"The mere presence of the reader, the chip and the general ePassport security pixie dust will - no matter what the circulars say - have a psychological effect on border control staff. They will tend, because the machine says the passport's clean, to drop their guard, not really inspect either picture or bearer properly. This kind of effect is well documented, and it's the same kind of thing as people walking in and out of companies unchallenged despite wearing a security tag in the name of 'Michael Mouse'."

No offence, but your facial biometric doesn't look so good...

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Friday, August 04, 2006

STC Reports on ID Cards

The House of Commons Science and Technology committee (STC) has released its report.

The report is of course focused on the science and technology aspects of the scheme. The STC starts from the premise that there is nothing inherently wrong with the introduction of the national ID card/register in itself. As a result, the following points made in the conclusions are a balanced view of the Government's management of the technological and scientific challenges only. So even where the report endorses the Government's management of the project, we at NO2ID and affiliated groups still oppose the project per se:

The conclusion starts by acknowledging that there are some things the Government is getting right, such as the use of limited trials and the plans for gradual roll out.

The conclusion then criticises the Government for it's lack of openness to advice from ICT and Social Science experts. The report states that "despite correspondence with the Home Office, [the STC is] still unclear about who actually has ... responsibility [for ICT] within the programme."

There is criticism of the confusion over the requirements that suppliers will be asked to address in the event of the procurement process taking place. The report points out that "[s]uch confusion has been exacerbated by the lack of transparency of the scheme. In addition, there is a lack of clarity regarding the overall scope of the scheme, the scenarios when the card might be used, the procurement process and the OGC [Office of Government Commerce] Gateway reviews."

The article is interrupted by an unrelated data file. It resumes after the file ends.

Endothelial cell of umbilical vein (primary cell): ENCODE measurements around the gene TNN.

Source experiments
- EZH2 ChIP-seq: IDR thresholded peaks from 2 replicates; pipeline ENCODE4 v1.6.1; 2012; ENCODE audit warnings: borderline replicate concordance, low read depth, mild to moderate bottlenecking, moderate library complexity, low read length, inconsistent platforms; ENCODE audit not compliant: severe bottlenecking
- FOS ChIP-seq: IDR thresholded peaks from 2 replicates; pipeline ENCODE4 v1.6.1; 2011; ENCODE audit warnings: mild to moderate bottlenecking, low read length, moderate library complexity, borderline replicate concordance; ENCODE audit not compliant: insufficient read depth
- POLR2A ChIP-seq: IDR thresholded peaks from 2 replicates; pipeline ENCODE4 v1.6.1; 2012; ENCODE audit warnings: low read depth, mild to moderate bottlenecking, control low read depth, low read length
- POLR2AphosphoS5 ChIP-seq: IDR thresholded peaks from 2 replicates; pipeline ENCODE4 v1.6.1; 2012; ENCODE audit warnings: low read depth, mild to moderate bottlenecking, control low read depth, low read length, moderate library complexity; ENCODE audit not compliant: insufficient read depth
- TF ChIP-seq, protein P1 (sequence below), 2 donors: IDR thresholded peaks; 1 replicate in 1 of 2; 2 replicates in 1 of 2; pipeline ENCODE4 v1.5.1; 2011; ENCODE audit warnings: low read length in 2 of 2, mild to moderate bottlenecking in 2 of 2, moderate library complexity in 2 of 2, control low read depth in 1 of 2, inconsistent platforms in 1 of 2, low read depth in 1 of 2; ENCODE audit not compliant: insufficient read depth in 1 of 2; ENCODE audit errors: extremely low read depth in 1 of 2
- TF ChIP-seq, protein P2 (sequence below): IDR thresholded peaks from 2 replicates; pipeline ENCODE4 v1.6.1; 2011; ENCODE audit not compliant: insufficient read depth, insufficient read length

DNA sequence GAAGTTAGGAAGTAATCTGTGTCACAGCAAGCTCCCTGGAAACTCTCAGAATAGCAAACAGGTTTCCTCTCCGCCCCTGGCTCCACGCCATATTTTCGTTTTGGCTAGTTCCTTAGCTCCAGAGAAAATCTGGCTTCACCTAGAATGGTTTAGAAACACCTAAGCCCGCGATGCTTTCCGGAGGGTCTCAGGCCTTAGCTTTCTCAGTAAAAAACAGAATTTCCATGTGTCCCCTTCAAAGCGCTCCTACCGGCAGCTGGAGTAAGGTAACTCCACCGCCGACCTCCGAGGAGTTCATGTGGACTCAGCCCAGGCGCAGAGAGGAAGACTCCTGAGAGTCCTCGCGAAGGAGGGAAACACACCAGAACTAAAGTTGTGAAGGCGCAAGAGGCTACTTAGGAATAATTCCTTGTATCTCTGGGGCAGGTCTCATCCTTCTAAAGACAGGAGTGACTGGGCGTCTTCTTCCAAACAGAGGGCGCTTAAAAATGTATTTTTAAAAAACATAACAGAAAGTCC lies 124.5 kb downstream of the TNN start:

The report makes the following suggestions for the improvement of the handling of the project:

"It is crucial that the Home Office increases clarity and transparency, not only in the areas identified as problematic but across the programme. Thirdly, we reiterate that once trials commence, if the evidence gathered indicates the need for changes in the programme, such changes should be made even if the timescale of the project is extended in consequence.

To be clear - there are five scenarios, best to worst case, that I can envisage:

  1. The ID Card scheme is dropped for civil rights reasons, with minimal further cost

  2. The scheme is dropped for practical reasons, with minimal further cost

  3. The scheme is dropped part way through implementation because the Government again fails in its project management duties, at huge further cost

  4. The scheme is implemented, with few problems, at great cost

  5. The scheme is implemented, with extensive problems, at even greater cost

My personal position: I'm not hoping that the scheme collapses in chaos - I'm hoping that the scheme is calmly and sensibly dropped. I confess I'd rather the scheme collapsed in chaos than was implemented well, by quite some margin. However, I know there are those who see a painful downfall as the first and best option, and others that would accept a well organised scheme over a chaotic withdrawal. I expect that particular debate to run and run.

It remains the case that the best scenario for all of us is for there not to be compulsory ID cards and for there never to be a national database, no matter how well they may be implemented.